PRINT October 1999


Patrick Heron

ACTIVE AS A PAINTER FOR BETTER than sixty years, as a writer on art for more than fifty, and as a campaigner on art education and landscape conservation for thirty, Patrick Heron never lost his passion, his innocence, or his idealism. That was what made any encounter with Patrick, his paintings, or his words a life-enhancing experience. Whether he was working for the preservation of the independent art schools in Britain or against the removal of field boundaries in West Penwith, his early-modernist sense of the need to adopt a firm moral position, whether aesthetic or political, gave his many campaigns considerable force.

Patrick’s passion was inspired by a profound generosity of spirit. He was a maker of reputations for others, not himself. “You open the eyes to those things which ordinary critics are unaware of,” wrote Braque to Heron in 1955, on receiving a copy of The Changing Forms of Art.

Patrick opened the eyes of British viewers in a series of articles published in the ’40s and ’50s, and again in his response to major shows of Picasso, Bonnard, Matisse, and Constable in the ’90s. He was the early champion of his friends, from Peter Lanyon to Prunella Clough, but he also wrote admiringly of the American postwar painters long before they were held in high regard in Europe. Only later, out of irritation with what he saw as the lemminglike response of British critics, did he react against the dominant position American painting had achieved, to defend the achievements of Lanyon as well as his own and to claim their influence on later developments in New York.

Not that Patrick ever doubted the value of his own work. Indeed, his endearing habit of placing himself within the canon is perfectly captured in his 1970 obituary of Barnett Newman. Over lunch with the painter and his wife in Brooklyn around 1960, Newman expressed his delight in the coincidence of his birthday falling on the day after Pollock’s. Patrick, with impish pleasure, informed Newman that his own birthday fell on the following day. “Newman nearly upset the table,” he wrote in the obituary.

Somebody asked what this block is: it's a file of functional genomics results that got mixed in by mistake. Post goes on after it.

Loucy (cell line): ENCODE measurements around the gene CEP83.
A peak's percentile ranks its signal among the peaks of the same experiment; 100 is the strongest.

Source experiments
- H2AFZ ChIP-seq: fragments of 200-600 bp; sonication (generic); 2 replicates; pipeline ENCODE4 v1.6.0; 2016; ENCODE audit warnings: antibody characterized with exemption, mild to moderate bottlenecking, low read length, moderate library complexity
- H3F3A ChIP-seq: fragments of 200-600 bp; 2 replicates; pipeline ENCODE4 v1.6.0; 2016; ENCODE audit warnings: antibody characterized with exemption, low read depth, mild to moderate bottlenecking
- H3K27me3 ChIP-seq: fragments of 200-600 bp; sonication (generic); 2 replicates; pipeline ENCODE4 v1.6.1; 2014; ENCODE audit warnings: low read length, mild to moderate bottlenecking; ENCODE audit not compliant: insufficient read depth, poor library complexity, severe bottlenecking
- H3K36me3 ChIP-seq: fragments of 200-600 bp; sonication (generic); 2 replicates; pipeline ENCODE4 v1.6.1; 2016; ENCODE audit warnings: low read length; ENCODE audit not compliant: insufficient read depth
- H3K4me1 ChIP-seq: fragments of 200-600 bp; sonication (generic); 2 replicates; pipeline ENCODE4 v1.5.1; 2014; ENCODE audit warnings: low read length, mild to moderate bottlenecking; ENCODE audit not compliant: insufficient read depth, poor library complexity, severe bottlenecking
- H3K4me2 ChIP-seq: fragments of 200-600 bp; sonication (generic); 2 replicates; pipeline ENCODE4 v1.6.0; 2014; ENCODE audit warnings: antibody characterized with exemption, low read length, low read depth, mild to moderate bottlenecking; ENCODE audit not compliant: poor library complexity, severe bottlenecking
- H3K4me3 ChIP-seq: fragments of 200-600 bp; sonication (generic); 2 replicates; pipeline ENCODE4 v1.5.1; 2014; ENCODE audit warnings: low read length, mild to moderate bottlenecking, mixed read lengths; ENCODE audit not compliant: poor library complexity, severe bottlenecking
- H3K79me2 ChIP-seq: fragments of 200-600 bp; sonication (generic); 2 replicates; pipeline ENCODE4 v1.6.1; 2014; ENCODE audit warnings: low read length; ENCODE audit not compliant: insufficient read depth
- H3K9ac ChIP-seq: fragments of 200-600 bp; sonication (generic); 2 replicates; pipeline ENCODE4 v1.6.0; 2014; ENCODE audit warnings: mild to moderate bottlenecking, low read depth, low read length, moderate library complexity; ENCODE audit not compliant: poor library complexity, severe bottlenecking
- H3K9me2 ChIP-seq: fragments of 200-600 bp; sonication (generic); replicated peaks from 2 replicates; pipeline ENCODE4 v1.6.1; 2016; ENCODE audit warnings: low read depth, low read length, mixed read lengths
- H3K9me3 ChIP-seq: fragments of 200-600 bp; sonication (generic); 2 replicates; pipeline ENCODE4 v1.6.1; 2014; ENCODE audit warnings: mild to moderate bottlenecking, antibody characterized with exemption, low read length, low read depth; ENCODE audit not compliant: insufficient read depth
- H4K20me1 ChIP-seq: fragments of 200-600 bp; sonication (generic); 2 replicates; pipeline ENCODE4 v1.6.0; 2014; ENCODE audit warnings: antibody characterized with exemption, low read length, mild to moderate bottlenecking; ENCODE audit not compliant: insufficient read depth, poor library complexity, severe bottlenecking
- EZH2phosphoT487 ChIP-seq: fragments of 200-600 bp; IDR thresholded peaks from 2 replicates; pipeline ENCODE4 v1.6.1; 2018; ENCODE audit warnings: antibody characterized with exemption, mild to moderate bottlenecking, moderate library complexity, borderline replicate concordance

Patrick found his distinctive voice in his early thirties in the extraordinary series of garden paintings inspired by his return to Cornwall, and by the renewed association with the Arnold-Forster garden at Eagles Nest. The house and garden, perched on an outcrop above the sea, lie at the center of his life and work. He resisted any explicit connection for many years, but no one encountering him at home with the exquisitely arranged paintings and objects, vibrant moments of color in white rooms that responded to the changing conditions of weather and light, could doubt it.

Patrick’s Tate retrospective last year was completed by the late garden paintings, including the final abstracted evocation of Eagles Nest, a view of the house and garden with rocks and clumps of vegetation, painted over three late-January days in 1998. The show fully revealed at last the power and originality of Patrick’s painting to a large British public, and they responded in numbers exceeding anyone’s expectation.

Nicholas Serota is director of the Tate Gallery, London.